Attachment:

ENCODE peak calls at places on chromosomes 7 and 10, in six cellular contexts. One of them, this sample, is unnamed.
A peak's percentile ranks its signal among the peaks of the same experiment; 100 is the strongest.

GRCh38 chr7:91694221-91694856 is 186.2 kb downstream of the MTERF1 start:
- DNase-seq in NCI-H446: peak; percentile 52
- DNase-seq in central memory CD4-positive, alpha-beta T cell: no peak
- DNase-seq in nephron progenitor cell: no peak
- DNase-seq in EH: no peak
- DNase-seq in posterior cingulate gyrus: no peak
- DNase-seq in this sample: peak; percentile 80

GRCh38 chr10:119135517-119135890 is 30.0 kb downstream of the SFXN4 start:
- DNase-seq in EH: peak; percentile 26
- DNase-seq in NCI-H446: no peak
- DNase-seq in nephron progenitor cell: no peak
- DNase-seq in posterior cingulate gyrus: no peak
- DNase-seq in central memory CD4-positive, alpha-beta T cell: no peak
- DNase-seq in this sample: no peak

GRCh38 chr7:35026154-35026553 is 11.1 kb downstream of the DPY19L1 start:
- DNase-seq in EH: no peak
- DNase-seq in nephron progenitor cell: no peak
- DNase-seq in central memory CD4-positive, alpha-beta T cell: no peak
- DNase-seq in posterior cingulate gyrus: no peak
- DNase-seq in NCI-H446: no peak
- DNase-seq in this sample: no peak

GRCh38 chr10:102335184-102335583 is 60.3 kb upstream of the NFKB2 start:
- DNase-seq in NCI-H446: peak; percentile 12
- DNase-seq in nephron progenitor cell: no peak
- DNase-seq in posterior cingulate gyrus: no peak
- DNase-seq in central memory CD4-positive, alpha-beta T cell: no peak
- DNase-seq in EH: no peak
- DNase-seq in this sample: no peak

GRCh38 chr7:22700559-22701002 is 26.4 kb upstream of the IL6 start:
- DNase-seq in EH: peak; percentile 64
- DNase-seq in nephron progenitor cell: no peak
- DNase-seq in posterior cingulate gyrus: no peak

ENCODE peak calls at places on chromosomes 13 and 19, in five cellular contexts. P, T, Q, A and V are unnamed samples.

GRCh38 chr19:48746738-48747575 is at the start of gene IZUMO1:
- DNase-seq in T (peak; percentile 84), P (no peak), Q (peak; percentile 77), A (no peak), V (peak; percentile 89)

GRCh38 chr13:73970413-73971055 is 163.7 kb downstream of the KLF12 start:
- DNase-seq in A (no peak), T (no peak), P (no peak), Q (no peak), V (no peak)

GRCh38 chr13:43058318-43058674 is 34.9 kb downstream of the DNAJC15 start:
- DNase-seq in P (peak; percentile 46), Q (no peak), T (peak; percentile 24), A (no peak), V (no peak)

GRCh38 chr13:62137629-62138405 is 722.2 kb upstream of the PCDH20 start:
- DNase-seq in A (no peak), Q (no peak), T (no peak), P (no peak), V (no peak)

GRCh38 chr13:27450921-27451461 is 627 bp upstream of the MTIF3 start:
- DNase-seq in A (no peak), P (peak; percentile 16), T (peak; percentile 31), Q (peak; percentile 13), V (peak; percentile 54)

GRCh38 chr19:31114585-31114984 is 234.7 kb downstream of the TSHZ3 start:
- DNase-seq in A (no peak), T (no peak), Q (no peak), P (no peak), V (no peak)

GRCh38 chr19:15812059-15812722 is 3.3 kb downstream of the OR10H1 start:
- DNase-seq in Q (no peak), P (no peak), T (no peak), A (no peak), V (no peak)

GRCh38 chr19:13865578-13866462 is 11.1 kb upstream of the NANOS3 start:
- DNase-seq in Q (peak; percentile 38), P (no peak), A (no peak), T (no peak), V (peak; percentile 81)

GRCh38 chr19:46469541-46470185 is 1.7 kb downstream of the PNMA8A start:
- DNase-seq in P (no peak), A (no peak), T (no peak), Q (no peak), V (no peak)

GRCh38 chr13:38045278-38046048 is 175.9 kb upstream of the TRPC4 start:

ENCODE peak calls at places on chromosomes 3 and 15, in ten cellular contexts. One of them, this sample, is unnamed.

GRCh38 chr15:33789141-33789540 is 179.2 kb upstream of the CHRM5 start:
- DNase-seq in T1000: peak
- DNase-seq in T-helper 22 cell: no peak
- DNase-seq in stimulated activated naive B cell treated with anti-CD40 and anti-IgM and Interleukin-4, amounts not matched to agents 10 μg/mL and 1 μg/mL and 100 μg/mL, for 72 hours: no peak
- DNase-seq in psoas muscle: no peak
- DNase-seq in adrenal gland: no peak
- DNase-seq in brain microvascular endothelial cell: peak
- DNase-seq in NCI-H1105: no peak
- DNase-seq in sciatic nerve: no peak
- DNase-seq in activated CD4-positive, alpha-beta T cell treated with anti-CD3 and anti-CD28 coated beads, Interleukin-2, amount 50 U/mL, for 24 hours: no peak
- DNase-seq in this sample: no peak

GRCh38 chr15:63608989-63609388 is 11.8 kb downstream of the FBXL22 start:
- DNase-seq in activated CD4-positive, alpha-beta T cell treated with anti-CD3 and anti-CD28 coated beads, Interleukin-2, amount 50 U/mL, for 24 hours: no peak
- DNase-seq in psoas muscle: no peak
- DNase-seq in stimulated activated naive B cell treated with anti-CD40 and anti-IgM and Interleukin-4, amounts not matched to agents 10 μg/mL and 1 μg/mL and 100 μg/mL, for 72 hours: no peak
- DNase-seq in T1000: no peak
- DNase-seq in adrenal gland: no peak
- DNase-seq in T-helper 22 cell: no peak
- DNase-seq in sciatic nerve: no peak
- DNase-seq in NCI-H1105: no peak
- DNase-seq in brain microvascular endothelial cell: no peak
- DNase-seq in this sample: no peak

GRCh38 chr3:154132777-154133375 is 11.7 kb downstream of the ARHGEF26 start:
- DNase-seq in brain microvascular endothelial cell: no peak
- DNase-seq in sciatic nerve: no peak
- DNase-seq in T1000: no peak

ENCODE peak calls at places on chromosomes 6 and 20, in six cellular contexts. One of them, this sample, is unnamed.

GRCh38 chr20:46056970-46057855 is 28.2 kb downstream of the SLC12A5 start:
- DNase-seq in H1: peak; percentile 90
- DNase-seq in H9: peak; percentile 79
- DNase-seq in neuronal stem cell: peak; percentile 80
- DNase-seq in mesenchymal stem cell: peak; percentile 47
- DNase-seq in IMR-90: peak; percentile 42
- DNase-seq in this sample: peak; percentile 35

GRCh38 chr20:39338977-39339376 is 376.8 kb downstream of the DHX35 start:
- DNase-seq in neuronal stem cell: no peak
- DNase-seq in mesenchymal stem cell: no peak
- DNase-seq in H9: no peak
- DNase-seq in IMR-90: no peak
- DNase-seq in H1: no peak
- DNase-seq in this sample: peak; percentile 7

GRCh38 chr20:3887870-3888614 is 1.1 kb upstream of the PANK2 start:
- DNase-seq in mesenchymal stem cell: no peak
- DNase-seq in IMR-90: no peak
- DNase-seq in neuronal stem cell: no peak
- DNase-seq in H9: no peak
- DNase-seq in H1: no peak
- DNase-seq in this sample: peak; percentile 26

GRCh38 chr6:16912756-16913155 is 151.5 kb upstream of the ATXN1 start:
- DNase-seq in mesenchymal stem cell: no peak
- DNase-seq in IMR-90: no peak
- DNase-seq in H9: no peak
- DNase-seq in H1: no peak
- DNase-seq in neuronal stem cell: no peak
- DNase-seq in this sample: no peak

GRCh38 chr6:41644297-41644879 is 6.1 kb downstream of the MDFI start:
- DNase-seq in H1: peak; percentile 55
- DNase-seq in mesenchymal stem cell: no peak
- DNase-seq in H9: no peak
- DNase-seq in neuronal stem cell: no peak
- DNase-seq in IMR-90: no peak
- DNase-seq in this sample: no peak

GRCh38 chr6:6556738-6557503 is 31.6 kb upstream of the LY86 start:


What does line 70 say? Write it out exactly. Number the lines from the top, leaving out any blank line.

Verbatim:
- DNase-seq in stimulated activated naive B cell treated with anti-CD40 and anti-IgM and Interleukin-4, amounts not matched to agents 10 μg/mL and 1 μg/mL and 100 μg/mL, for 72 hours: no peak